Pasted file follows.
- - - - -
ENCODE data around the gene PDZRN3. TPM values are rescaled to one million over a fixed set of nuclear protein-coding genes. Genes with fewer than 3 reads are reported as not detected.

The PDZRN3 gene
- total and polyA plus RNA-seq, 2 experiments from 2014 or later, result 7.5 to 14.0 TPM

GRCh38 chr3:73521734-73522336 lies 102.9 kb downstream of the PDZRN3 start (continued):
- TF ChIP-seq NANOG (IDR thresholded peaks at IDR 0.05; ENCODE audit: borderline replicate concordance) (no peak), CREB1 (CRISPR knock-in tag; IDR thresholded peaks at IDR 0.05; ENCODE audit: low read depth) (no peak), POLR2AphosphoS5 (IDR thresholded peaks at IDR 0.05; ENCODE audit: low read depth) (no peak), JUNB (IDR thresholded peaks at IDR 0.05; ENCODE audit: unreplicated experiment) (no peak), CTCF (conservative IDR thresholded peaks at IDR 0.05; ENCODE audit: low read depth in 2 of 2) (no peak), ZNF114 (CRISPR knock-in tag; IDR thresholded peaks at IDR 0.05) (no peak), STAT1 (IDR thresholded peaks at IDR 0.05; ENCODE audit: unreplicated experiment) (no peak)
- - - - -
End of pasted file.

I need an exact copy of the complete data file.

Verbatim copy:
ENCODE data around the gene PDZRN3. TPM values are rescaled to one million over a fixed set of nuclear protein-coding genes. Genes with fewer than 3 reads are reported as not detected.

The PDZRN3 gene
- total and polyA plus RNA-seq, 2 experiments from 2014 or later, result 7.5 to 14.0 TPM

GRCh38 chr3:73521734-73522336 lies 102.9 kb downstream of the PDZRN3 start (continued):
- TF ChIP-seq NANOG (IDR thresholded peaks at IDR 0.05; ENCODE audit: borderline replicate concordance) (no peak), CREB1 (CRISPR knock-in tag; IDR thresholded peaks at IDR 0.05; ENCODE audit: low read depth) (no peak), POLR2AphosphoS5 (IDR thresholded peaks at IDR 0.05; ENCODE audit: low read depth) (no peak), JUNB (IDR thresholded peaks at IDR 0.05; ENCODE audit: unreplicated experiment) (no peak), CTCF (conservative IDR thresholded peaks at IDR 0.05; ENCODE audit: low read depth in 2 of 2) (no peak), ZNF114 (CRISPR knock-in tag; IDR thresholded peaks at IDR 0.05) (no peak), STAT1 (IDR thresholded peaks at IDR 0.05; ENCODE audit: unreplicated experiment) (no peak)